About the breed
An introduction to Dachshunds
The origins of the Dachshund can be traced back to working dogs that could go to ground after animals such as badgers, foxes and rabbits. The breed is described as moderately long and low with a well-muscled body, bold, defiant carriage of head and intelligent expression. Dachshunds are very popular as pets and, in the UK, come in six varieties, two sizes – Standard (20-26 lbs) and Miniature (10-11lbs) – and three coats – Smooth, Long and Wire Haired. They are loyal companions and generally make good family pets. Standards are more robust and therefore probably better for families with very young children.
Coats and Colours
Smooth-haired – Dense, short, smooth and shiny requiring little maintenance. Most common colours are Black and Tan, Red, Chocolate/Tan and Dapple.
Long-haired – Soft and straight with feathering on underparts, ears, behind legs and tail where it forms a flag. Coat requires regular grooming. Most common colours are Black and Tan, Red (ranging from Cream to Shaded Red), Chocolate/Tan and Silver Dapple.
Wire-haired – A short, harsh coat with a dense undercoat covers the body. There is a beard on the chin, the eyebrows are bushy, but hair on the ears is almost smooth. A Wire coat typically will need stripping (never clipping) twice a year; they don’t moult. Most common colours are Brindle and Red. Chocolate/Tan and Dapple also occurs.
Do not be talked into buying a “rare coloured” Dachshund. Generally, anyone telling you a puppy has a rare colour either doesn’t know what they are talking about, or they are a commercial breeder. The Breed Standard states that, apart from in Dapples which should be evenly marked all over, there should be no white on a Dachshund’s coat, except perhaps a small patch on its chest and even this is undesirable. Read more about Colour and Health.
Find out more about owning a Dachshund.
Dachshunds generally suffer few health problems providing they are kept well exercised and fed a healthy, balanced diet. On average, they live to more than 12 years old.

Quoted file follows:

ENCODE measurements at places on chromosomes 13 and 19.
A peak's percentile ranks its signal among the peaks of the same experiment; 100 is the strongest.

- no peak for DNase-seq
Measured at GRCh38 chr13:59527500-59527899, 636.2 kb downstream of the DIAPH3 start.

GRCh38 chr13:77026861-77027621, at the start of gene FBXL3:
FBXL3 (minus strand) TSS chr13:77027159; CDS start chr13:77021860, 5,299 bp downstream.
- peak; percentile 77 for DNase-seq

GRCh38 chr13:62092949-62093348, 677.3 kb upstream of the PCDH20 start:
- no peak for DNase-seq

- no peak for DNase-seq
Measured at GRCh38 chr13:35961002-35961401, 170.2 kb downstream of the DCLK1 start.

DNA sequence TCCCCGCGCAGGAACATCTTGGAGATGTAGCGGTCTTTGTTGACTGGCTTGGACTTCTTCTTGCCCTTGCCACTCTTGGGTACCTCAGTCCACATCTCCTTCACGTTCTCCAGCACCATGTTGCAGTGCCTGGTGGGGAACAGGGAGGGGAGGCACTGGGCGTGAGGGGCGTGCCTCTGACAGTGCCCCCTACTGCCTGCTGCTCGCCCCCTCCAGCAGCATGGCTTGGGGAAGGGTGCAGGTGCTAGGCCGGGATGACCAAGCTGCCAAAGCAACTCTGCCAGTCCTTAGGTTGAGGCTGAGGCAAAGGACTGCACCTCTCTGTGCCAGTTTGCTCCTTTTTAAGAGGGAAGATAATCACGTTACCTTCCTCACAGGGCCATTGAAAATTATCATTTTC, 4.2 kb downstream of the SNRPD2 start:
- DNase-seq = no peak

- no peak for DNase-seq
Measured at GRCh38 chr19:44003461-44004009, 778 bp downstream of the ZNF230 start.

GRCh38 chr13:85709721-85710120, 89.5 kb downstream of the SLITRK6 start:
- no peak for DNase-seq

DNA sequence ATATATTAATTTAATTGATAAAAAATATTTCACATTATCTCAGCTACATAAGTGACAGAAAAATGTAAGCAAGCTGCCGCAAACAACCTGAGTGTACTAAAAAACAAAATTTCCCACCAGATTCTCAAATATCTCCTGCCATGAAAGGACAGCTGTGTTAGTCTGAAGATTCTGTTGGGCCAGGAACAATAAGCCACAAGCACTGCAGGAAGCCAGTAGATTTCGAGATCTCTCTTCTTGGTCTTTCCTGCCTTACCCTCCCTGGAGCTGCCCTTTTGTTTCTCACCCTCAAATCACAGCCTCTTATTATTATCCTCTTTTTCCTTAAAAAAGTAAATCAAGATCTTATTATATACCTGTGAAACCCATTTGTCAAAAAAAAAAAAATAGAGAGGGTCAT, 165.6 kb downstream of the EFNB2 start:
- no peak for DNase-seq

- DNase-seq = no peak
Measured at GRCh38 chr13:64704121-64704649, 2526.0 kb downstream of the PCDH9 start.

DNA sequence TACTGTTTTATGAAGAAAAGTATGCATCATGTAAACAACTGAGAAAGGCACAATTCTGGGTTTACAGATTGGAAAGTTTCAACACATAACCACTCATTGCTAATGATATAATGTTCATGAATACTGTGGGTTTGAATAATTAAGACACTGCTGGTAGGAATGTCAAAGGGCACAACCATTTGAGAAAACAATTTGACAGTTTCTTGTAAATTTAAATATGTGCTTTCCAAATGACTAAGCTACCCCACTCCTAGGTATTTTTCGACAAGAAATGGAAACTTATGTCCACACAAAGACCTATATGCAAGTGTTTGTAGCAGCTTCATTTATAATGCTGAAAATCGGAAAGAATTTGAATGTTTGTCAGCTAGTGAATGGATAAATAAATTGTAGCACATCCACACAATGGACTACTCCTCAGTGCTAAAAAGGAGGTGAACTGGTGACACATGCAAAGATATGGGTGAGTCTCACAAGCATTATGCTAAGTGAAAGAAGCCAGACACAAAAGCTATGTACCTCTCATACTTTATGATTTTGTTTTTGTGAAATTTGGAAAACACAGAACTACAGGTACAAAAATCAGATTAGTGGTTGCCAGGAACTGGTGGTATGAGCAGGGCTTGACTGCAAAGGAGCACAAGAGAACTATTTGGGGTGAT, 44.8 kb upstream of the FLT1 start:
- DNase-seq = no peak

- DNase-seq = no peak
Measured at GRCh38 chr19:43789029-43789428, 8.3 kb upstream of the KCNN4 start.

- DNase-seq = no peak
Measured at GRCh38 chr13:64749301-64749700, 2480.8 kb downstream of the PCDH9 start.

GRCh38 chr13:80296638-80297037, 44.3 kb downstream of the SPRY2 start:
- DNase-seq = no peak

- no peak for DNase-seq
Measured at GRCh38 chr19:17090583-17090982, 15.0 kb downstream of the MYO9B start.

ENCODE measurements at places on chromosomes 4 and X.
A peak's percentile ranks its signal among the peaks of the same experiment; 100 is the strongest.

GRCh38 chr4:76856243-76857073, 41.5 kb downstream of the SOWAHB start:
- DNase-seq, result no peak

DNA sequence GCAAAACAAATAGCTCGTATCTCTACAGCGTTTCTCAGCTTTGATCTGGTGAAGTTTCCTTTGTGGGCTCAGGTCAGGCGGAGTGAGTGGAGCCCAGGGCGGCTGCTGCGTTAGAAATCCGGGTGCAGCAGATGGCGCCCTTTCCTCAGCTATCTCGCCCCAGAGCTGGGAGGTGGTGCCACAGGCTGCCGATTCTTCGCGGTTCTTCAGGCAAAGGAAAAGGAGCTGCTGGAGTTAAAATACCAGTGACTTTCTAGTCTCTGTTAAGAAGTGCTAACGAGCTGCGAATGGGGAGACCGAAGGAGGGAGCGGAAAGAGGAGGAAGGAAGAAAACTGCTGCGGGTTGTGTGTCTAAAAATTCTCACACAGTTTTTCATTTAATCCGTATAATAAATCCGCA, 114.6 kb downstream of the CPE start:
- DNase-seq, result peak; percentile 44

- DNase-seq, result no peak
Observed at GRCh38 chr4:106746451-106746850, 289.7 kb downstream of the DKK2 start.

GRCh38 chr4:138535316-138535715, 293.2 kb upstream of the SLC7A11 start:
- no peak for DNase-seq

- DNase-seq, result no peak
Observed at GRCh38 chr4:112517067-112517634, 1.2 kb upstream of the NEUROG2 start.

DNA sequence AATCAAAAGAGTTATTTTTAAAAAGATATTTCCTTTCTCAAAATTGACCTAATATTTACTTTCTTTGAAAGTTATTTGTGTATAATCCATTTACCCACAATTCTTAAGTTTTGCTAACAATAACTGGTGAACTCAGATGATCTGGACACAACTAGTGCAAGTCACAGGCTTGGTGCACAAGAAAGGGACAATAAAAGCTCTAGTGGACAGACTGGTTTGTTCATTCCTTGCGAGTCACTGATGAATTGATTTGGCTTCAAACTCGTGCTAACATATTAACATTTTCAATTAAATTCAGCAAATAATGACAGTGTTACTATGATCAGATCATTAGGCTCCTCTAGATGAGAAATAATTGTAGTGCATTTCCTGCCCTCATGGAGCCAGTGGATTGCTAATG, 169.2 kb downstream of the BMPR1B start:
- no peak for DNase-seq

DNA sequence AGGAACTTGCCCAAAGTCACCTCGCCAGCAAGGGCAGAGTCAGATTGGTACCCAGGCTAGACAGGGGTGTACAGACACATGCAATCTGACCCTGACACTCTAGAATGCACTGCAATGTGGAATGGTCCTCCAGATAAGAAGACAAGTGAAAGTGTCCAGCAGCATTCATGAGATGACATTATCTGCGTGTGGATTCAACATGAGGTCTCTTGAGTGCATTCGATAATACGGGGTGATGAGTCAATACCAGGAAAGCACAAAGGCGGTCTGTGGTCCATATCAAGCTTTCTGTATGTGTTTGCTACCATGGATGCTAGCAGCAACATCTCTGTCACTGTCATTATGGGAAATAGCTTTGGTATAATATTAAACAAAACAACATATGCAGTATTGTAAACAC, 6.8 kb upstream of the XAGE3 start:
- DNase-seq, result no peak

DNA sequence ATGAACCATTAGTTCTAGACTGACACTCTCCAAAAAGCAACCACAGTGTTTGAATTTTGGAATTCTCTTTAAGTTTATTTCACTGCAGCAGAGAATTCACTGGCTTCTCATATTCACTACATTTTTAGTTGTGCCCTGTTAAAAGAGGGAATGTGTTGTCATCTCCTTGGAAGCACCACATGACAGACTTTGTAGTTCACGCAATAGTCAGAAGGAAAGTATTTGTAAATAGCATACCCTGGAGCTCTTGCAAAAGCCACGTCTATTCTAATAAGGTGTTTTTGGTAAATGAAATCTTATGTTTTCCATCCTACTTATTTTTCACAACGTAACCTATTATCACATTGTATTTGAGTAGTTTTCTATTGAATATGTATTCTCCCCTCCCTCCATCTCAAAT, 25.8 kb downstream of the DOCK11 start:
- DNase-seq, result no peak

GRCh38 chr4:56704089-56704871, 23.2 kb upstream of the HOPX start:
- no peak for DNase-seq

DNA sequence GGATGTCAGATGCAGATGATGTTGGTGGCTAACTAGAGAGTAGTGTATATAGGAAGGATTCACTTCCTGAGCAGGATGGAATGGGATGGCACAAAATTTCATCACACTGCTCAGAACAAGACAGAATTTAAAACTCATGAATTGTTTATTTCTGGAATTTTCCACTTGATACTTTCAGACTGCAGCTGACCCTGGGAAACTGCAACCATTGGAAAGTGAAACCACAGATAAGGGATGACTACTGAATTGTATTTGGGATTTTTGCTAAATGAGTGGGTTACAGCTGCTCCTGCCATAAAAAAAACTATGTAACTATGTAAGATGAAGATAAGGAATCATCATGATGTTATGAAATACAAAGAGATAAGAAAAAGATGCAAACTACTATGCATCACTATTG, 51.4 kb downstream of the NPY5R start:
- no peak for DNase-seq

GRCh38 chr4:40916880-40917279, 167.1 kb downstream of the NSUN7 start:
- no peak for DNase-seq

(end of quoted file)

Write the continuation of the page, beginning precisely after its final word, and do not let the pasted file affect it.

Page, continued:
Because they are a dwarf breed there is an increased risk of back problems (IVDD). Always ask about any history of back problems when buying a puppy and avoid buying puppies from parents with exaggerated length of body or excessively short legs as these are risk factors for IVDD. Problems are best avoided by keeping the dog fit and not allowing it to become overweight, or to run up and down stairs which can put extra stress on the back. We also have a screening programme for breeders to use, to help reduce risk.
Mini Long, Mini Smooth and Mini Wire breeding stock should have been DNA tested for Retinal Degeneration (cord1 mutation P.R.A.) which is an inherited condition causing degenerative disease of the retina, resulting in visual impairment, or blindness. Mini Wire breeding stock should have been DNA tested for Lafora Disease (a form of epilepsy).
Always consult a Vet if you have any concerns about a puppy you intend to purchase, or health problems with an older dog.
Breed Club Secretaries will also be able to provide up-to-date advice on any current or emerging health concerns in any of the Dachshund breeds. Visit our health website for the latest information and read the results of our Dachs-Life 2018 Health Survey here.